United States District Court, S.D. Alabama, Southern Division
V. S. GRANADE SENIOR UNITED STATES DISTRICT JUDGE.
matter is before the Court on Gareth Perry's
(“Perry”), “Letter of Memorandum Requesting
First Step Act Relief” seeking a reduction of his
sentence pursuant to the First Step Act and habeas relief due
to violations of the 4th, 5th,
8th, and 14th Amendments of the United
States Constitution. (Doc. 58). After consideration of the
petition and for the reasons set forth hereinbelow, the
motion is DENIED as to Perry's relief pursuant to the
First Step Act and DISMISSED as to Perry's constitutional
claims for lack of jurisdiction.
was indicted on September 24, 2014, for robbery under the
Hobbs Act, 18 U.S.C. § 1951(a)(counts one and three),
and brandishing a firearm during and in relation to a crime
of violence, in violation of the Armed Career Criminal Act
(“ACCA”), 218 U.S.C. § 924(c) (counts two
and four). (Doc. 1). Perry entered into a plea agreement with
the Government. (Doc. 26). He pled guilty to counts one and
two, and the Government agreed to dismiss counts three and
four. (Docs. 27, 40). Perry was sentenced to 30 months'
imprisonment on count one, and 84 months' imprisonment on
count two, for a total of 114 months' imprisonment. (Doc.
40). He did not appeal. Perry filed his first petition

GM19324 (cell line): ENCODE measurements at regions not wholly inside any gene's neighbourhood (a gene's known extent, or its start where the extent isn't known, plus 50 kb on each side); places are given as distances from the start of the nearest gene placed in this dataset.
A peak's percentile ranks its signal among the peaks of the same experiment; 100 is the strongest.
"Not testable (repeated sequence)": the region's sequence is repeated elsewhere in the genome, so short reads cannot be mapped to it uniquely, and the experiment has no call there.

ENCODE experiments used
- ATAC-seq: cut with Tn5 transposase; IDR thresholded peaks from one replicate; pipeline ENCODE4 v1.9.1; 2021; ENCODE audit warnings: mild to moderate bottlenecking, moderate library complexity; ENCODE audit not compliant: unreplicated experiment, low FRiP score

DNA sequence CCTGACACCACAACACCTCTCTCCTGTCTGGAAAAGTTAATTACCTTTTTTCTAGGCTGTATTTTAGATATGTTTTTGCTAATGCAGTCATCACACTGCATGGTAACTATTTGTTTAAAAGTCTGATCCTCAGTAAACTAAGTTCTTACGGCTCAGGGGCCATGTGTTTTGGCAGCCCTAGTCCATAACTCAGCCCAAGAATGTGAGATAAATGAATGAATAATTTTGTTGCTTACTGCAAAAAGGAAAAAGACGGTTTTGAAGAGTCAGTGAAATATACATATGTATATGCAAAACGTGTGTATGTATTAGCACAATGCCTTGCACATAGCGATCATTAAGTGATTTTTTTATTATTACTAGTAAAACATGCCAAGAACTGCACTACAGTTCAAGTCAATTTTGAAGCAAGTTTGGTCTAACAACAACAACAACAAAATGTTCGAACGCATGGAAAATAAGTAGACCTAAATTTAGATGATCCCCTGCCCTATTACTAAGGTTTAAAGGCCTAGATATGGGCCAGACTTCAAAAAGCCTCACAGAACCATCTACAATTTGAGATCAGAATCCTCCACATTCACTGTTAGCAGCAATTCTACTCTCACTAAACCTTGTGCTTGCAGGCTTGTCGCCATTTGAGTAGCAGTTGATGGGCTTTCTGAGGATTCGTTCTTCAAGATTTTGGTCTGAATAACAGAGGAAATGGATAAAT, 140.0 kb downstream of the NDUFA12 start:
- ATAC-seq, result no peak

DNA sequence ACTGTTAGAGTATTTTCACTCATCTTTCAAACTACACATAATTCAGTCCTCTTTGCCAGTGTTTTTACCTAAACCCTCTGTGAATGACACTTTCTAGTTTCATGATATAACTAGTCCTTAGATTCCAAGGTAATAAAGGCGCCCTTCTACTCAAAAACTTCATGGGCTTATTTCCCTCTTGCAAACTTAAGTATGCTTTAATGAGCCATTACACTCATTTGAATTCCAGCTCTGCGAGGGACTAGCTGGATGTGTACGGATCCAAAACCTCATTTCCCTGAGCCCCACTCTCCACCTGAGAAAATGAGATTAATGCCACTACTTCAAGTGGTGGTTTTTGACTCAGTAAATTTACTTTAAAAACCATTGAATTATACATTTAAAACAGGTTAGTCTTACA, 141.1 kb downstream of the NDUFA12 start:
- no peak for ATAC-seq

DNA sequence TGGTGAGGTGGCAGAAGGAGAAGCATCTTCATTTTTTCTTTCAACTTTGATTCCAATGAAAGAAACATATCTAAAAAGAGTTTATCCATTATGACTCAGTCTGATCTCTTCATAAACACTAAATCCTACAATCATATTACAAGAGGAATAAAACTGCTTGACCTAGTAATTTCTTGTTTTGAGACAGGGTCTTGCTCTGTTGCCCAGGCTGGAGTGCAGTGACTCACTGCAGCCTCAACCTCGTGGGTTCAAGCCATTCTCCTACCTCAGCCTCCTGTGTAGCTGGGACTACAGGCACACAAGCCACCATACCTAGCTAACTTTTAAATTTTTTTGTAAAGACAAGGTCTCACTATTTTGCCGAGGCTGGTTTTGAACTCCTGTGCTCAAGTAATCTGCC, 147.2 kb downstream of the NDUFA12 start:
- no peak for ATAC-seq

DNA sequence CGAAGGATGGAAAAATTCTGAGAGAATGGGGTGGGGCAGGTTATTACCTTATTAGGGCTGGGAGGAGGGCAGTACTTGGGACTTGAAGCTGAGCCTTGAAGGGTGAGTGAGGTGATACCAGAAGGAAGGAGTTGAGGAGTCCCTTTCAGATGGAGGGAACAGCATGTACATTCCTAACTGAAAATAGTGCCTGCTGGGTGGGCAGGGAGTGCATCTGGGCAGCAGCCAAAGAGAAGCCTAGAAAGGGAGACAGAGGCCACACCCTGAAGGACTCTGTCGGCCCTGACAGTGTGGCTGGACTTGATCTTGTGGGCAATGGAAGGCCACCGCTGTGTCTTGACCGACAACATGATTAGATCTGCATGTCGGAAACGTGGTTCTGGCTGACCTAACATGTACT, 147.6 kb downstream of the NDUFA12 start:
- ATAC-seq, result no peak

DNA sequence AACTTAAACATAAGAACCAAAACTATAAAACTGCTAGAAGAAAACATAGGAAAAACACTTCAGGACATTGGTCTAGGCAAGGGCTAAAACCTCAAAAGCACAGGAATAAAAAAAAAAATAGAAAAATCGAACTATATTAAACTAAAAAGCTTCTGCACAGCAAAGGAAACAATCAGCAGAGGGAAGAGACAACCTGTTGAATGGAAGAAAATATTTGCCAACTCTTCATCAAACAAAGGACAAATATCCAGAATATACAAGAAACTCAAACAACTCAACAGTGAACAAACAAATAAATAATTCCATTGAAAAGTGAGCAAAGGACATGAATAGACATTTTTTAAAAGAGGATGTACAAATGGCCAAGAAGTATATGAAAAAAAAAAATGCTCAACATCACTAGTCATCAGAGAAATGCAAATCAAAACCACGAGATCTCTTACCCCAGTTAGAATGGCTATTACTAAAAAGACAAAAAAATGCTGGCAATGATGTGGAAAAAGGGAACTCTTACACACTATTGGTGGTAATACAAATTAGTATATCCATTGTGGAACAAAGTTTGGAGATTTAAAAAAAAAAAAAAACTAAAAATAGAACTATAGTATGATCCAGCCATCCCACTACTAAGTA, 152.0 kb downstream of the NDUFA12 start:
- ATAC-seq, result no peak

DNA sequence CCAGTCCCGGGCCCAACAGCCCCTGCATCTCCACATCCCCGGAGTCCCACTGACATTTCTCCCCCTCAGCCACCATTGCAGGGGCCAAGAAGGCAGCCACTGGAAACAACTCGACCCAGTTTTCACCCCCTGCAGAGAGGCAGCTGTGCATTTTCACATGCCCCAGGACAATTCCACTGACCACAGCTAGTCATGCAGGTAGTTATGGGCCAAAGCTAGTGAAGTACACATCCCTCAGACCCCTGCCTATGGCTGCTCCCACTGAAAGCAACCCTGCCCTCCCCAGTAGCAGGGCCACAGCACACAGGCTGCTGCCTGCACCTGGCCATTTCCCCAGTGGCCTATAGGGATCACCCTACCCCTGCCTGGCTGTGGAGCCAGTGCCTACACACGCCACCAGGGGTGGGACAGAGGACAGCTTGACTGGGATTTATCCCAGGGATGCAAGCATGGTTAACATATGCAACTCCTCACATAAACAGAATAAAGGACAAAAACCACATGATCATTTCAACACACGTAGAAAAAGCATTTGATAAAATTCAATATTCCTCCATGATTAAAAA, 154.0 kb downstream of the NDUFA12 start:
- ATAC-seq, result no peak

seeking habeas relief under 28 U.S.C. § 2255, and an
amendment, in 2016. (Docs. 43, 45). He asserted that his
robbery conviction should be vacated because it no longer
qualified as a crime of violence. (Doc. 45 at 4, 12). In an
order dated July 5, 2016, the Court denied Perry's
petition for habeas relief and dismissed his petition with
prejudice. (Doc. 46). A final judgment issued on the same
date. (Doc. 47).
January 19, 2018, Perry filed his second federal petition
seeking habeas relief. (Doc. 50). In the second petition,
Perry sought habeas relief on various grounds, including: (1)
that his federal trial counsel was ineffective for failing to
request evidentiary hearings to support a motion to suppress
evidence, in violation of his Fourth, Sixth, and Eighth
Amendment rights (id. at 2); and (2) that his federal trial
counsel told him that his state case would be dropped if he
accepted a federal plea agreement. (Id. at 3). In a
Report and Recommendation dated January 29, 2018, it was
recommended that Perry's second habeas petition be denied
as successive under 28 U.S.C. § 2255(h) because he had
not obtained permission from the Eleventh Circuit Court of
Appeals before filing the petition. (Doc. 51). The Report and
Recommendation was adopted by the undersigned on March 13,
2018, and a final judgment issued on the same date. (Docs.
4, 2018, Perry filed another motion, again seeking habeas